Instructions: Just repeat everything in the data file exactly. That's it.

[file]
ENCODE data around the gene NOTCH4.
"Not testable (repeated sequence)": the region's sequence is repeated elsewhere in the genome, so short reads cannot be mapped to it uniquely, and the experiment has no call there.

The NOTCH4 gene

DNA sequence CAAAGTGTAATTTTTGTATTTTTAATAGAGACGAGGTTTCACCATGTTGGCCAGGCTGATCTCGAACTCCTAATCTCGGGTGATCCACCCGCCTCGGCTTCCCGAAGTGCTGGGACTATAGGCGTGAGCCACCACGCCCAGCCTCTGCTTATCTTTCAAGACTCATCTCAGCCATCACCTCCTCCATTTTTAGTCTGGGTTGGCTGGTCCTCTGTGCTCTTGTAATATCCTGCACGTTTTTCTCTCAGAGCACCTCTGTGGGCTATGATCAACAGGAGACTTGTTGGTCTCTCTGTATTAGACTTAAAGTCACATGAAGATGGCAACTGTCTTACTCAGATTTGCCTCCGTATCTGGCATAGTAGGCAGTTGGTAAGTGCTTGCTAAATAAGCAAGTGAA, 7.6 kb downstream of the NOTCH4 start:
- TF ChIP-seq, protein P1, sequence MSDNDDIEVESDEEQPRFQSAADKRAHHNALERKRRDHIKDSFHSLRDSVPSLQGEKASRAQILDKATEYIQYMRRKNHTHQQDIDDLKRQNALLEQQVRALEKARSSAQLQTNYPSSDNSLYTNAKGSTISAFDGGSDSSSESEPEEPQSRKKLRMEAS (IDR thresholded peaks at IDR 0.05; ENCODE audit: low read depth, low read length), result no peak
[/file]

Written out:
ENCODE data around the gene NOTCH4.
"Not testable (repeated sequence)": the region's sequence is repeated elsewhere in the genome, so short reads cannot be mapped to it uniquely, and the experiment has no call there.

The NOTCH4 gene

DNA sequence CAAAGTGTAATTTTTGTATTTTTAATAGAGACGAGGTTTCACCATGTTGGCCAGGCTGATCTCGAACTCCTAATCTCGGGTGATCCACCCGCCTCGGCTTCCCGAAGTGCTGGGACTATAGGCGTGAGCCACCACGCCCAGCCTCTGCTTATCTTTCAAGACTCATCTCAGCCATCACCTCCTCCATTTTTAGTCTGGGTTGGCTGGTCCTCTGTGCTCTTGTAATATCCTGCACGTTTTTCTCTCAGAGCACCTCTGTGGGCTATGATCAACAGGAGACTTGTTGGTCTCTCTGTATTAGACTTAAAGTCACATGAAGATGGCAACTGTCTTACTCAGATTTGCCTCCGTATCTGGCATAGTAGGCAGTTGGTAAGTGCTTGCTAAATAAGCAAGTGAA, 7.6 kb downstream of the NOTCH4 start:
- TF ChIP-seq, protein P1, sequence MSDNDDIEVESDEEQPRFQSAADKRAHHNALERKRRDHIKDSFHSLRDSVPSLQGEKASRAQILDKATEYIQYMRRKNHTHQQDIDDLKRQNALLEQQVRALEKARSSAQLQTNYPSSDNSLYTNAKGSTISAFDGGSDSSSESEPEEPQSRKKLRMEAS (IDR thresholded peaks at IDR 0.05; ENCODE audit: low read depth, low read length), result no peak